How Tompkins Schools Promote Healthy, Bully-Free Environments
New York State’s Dignity for All Students Act (DASA) took effect in 2012. It requires schools to provide students with a safe and supportive environment free from discrimination, intimidation, taunting, harassment, and bullying on school property, a school bus and/or at a school function. Local schools have done a lot to comply with DASA. There has been significant training of teachers and staff. Schools have developed codes of conduct defining acceptable and unacceptable behavior and reporting procedures. Schools have designated a DASA coordinator and provide this information publically. And schools must report incidents to the state annually. Since DASA reporting took effect, the number of reported incidents has risen each year. This is likely due to schools understanding the requirements better, rather than there being more incidents. In the 2014-15 school year, Tompkins schools reported 72 incidents and an additional 10 cyberbullying incidents. Sex and race were listed most often as the reason for a reported incident.
Bullying of any sort is inconsistent with DASA principles of creating a safe and supportive environment.
In Tompkins County, 1 in 3 students say they have been bullied at school; this is consistent with national rates. While a majority - 86% - of Tompkins students report that they feel safe at school, 14% report that they do not feel safe.
What constitutes bullying? The 3 main elements of bullying are:
- unwanted, aggressive behavior that involves a real or perceived power imbalance
- intentional behavior toward another person
- behavior that is often repeated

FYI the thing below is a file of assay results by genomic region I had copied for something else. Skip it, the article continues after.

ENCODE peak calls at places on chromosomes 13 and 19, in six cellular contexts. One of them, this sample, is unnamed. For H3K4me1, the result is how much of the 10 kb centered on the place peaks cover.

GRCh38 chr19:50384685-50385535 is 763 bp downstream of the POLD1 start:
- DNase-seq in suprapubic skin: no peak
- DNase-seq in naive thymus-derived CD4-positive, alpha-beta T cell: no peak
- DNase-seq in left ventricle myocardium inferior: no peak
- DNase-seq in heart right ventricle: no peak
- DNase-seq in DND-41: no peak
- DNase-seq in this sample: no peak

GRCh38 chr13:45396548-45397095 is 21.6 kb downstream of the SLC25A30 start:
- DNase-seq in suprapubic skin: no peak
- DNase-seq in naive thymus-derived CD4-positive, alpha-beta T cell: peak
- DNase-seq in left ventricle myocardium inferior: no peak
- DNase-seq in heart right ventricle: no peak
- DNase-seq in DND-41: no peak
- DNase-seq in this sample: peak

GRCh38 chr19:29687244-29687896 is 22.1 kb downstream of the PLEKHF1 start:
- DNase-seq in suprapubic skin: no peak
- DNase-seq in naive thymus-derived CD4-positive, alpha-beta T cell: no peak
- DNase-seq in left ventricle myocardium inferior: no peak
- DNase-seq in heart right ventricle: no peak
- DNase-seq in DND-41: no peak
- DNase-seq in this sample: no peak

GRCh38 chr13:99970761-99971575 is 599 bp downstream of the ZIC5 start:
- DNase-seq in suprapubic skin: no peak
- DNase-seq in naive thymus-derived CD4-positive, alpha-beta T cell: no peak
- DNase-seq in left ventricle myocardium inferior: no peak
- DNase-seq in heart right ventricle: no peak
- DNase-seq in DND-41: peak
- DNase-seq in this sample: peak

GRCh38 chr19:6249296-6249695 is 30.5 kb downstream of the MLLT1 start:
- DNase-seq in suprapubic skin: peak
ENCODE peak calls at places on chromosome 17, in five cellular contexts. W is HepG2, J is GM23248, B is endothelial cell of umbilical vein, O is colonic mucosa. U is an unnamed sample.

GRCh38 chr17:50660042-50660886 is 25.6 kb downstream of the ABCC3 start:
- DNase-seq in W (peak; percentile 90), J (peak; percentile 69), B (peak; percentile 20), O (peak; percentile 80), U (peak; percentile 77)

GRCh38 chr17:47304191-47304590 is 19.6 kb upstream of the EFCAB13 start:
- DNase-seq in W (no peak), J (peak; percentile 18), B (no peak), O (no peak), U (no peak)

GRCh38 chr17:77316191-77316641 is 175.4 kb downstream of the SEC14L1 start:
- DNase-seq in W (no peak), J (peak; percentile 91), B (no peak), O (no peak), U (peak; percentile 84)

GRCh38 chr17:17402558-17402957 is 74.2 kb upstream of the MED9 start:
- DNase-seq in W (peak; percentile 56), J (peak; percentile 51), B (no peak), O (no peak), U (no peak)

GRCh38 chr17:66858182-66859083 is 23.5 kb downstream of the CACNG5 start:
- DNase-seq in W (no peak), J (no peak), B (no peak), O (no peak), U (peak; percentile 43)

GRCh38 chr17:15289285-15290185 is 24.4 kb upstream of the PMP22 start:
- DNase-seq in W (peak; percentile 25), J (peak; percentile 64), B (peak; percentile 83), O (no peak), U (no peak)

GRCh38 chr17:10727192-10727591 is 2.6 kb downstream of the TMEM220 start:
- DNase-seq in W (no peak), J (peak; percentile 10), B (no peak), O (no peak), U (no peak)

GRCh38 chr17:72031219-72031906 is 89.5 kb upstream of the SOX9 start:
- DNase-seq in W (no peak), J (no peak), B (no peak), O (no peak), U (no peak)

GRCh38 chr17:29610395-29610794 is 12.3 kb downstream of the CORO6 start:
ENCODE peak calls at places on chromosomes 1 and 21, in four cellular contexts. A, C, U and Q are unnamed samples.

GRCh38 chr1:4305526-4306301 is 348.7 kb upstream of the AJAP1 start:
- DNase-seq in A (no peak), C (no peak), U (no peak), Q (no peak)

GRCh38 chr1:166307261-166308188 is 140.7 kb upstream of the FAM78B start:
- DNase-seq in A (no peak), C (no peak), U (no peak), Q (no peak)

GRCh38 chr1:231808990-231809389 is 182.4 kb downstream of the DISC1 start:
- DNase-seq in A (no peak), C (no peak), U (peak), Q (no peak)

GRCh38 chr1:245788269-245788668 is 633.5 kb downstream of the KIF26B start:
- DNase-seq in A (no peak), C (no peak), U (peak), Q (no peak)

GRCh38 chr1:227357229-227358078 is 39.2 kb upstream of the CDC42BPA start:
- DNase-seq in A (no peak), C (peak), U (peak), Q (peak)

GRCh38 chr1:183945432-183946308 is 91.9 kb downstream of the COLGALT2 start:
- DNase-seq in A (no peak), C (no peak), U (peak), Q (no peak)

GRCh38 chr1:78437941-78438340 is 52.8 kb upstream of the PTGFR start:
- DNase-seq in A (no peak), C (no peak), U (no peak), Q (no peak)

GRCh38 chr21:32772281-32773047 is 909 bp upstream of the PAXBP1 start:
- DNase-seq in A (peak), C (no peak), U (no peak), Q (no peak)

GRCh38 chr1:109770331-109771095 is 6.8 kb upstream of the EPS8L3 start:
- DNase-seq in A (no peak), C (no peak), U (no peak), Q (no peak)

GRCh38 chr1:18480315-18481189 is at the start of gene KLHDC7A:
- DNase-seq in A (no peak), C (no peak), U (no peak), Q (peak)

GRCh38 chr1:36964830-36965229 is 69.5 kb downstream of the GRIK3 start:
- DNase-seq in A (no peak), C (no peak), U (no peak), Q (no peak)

Bullying can happen at school and also on the playground, on the bus, in the neighborhood, and on the internet. It can be verbal (saying or writing mean things, threats), physical (hurting a person or their possessions), or social (spreading rumors, embarrassing someone). A significant amount of bullying, especially by middle schoolers, is cyberbullying, using social media and other electronic methods to threaten, hurt, or embarrass another student.
What can you do? Parents, school staff and other caring adults have an important role in preventing or stopping bullying.
- Help children understand bullying. Talk about what bullying is, how to stand up to it safely, and how to get help.
- Keep the lines of communication open. Check in, observe, listen.
- Talk to your child, to teachers and school officials to find out more about what’s going on. Depending on the severity of the bullying, you might need additional resources, and there are many available online and in our community.
- Encourage kids to always be in the company of others. Bullies tend to target loners.
- Encourage kids to do what they love. Special activities and hobbies can boost confidence and help kids make friends.
- Contact your school’s Dignity Act coordinator for more information.
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